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New Spanish for the Health Professions class makes impact at health fair

Students enrolled in new Spanish for the Health Professions course get real world experience

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This fall, students in Spanish 3343, Spanish for the Health Professions, got the chance to apply their lessons to real life.

They worked as translators at Feria de la Salud, a health fair geared toward Spanish speakers and Houston-area Latino communities hosted by the Houston Chapter of the American Diabetes Association and held in the Magnolia/East End neighborhood near the University of Houston.

Dr. María E. Pérez, an instructional assistant professor in the Department of Hispanic Studies teaches the course, said it was a perfect training ground for the students.

“The objective of my course, which is a new course for our department, is the acquisition not only of medical terminology and correct grammar in Spanish, but also to develop the cultural understanding of the needs of the Hispanic community, providing the basis for effective linguistic and cross cultural communication,” she said.

The students worked from 7:30 a.m. to 1 p.m. with other UH students from the Colleges of Optometry and Pharmacy. The Spanish for the Health Professions students provided some reflections on their experiences at the fair:

“At some point during our undergraduate studies, we have all wondered when we will use the skills learned in class in real-life situations. On Saturday, October 12, 2013, I had my first big opportunity to apply what I’ve learned in Spanish 3343, Spanish for the Health Professions. In the course, I’ve learned medical terminology and vocabulary in Spanish, as well as gained a cultural understanding of the health issues affecting the Hispanic population, especially in the Houston area.  As an interpreter at a health fair sponsored by the American Diabetes Association on that Saturday, I used all the knowledge I’ve learned thus far.”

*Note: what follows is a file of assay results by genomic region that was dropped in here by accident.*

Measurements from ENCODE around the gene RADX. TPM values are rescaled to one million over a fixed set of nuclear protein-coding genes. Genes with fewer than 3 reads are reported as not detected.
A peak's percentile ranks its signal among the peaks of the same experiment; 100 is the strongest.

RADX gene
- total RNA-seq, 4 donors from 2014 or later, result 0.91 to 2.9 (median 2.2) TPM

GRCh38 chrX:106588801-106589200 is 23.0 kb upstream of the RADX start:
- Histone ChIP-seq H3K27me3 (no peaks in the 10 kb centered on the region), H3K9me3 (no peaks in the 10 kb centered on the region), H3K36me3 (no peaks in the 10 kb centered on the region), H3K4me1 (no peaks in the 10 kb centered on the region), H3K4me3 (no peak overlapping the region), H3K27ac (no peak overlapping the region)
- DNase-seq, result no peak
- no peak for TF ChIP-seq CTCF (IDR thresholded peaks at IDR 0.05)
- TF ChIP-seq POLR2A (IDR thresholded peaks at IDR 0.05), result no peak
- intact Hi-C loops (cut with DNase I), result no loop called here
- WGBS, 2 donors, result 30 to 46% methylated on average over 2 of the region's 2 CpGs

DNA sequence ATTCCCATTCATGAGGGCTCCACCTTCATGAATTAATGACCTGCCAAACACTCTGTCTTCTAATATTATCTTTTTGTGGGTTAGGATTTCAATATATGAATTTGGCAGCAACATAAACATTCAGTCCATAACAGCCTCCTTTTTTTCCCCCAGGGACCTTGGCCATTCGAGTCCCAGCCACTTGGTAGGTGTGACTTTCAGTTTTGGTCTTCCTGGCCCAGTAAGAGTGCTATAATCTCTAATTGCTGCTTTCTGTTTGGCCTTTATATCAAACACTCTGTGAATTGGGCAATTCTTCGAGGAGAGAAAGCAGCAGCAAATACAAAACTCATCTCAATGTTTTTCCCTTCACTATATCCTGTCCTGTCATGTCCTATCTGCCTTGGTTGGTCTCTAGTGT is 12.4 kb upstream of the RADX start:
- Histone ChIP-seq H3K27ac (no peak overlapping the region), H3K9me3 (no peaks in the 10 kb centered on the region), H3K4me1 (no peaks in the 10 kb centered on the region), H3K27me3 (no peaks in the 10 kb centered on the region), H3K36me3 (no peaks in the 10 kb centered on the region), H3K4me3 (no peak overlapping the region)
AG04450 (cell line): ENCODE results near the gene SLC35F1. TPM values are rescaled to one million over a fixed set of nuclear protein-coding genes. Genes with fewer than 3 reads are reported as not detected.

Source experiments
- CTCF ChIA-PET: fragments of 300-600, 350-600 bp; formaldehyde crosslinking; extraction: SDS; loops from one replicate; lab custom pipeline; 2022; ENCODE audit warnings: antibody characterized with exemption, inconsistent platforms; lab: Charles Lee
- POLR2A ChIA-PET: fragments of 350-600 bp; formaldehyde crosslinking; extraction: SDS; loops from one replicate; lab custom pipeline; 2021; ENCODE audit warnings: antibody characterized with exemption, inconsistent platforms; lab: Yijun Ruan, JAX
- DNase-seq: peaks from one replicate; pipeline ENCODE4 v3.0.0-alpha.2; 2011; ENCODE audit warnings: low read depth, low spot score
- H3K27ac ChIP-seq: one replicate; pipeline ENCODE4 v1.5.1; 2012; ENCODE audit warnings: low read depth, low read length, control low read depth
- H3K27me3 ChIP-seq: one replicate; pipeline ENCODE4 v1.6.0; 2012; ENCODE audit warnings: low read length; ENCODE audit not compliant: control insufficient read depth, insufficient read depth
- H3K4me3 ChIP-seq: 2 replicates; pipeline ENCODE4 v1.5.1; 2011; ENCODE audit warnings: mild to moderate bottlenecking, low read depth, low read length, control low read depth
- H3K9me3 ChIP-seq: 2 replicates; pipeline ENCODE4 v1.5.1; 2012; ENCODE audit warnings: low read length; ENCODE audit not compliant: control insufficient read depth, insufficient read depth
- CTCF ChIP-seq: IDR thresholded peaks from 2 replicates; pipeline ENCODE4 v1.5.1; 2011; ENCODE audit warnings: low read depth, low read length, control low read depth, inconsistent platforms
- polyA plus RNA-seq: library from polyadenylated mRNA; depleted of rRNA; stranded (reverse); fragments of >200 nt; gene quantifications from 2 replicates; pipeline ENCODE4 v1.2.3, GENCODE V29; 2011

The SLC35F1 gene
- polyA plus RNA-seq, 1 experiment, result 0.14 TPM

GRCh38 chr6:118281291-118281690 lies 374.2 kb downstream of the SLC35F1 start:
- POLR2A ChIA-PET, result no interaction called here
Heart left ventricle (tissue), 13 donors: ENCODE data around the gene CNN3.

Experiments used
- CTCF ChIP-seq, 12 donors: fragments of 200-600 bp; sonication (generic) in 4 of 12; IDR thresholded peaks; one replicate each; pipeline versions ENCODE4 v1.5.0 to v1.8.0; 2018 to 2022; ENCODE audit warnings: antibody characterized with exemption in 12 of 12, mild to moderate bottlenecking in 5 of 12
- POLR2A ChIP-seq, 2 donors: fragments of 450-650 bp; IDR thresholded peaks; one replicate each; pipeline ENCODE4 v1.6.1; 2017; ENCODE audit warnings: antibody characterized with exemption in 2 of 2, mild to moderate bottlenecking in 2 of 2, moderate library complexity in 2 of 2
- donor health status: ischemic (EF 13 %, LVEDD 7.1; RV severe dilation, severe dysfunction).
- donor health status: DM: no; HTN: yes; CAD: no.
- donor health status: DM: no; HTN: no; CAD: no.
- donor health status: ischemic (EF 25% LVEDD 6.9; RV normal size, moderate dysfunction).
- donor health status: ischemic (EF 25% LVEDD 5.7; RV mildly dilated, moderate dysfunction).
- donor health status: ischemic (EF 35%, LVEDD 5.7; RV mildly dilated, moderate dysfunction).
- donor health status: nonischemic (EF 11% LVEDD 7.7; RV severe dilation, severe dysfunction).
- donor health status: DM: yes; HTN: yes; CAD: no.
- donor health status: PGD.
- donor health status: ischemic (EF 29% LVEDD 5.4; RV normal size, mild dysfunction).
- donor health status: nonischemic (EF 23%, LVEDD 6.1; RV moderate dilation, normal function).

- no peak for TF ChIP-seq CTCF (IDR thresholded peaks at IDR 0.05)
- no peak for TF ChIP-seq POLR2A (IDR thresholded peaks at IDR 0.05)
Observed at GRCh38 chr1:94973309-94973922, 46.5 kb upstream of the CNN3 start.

-Judith Mata, a senior double majoring in biology and Spanish.

“The lectures, vocabulary lists and sample conversations in Spanish for the Health Professions reflected many of the situations I encountered while volunteering at the health fair. The studies of the “hoja clínica” and of different ways to express advice and recommendations are extremely significant in terms of practical use and communication with patients in the real world.”

- Pascal Vo, a senior double majoring in chemistry and biology

“The opportunity to lend a hand at the American Diabetes Association health fair was a very valuable experience for me. Usually, when I come across a Spanish speaker who asks for my help in Spanish, I often experience a temporary brain freeze. I am briefly paralyzed when I have to start thinking in a different language and I become nervous about not being able to efficiently express what it is I want to say. As part of the Fair, however, I was able to work past this initial fear and actually begin to help others in Spanish who sincerely needed it.”

- Roya Zamani, a senior majoring in biochemistry and biophysical sciences with a minor in Spanish

“I was a bit nervous at first because being bilingual is not the same as knowing all of the proper words that must be used to convey medical information. But nonetheless, I went in with a positive attitude and just tried my best to be as clear as possible and communicate to the patients the doctors’ questions and recommendations simply and clearly as possible. I worked at the Cholesterol and Blood Glucose monitoring stations. I translated forms that the patients had to fill out, as well as the results from glucose readings. The nervousness quickly went away as I had so many people asking for help that I didn’t even have time to think about being nervous. For many people, the fair was the only way for them to get their eyes checked, their glucose level measured, or their blood pressure reviewed. The health fair was their yearly visit to the doctor.”

- Johhny Andon, a senior majoring in biotechnology

“Your station is located right here,” said a woman as she directed me to the cholesterol and blood pressure table. Soon after arriving, I began conversing with the patients and translating for the medical professionals at my station. I was the only person working at my station who could speak Spanish and a lot of the patients did not speak English. However, reading and practicing I did for my Spanish for the Health Professions course imbued me with a practical vocabulary bank and sufficient practice to jump right in and take down the communication barrier.”

- Eric Kao, a first year student studying pharmacy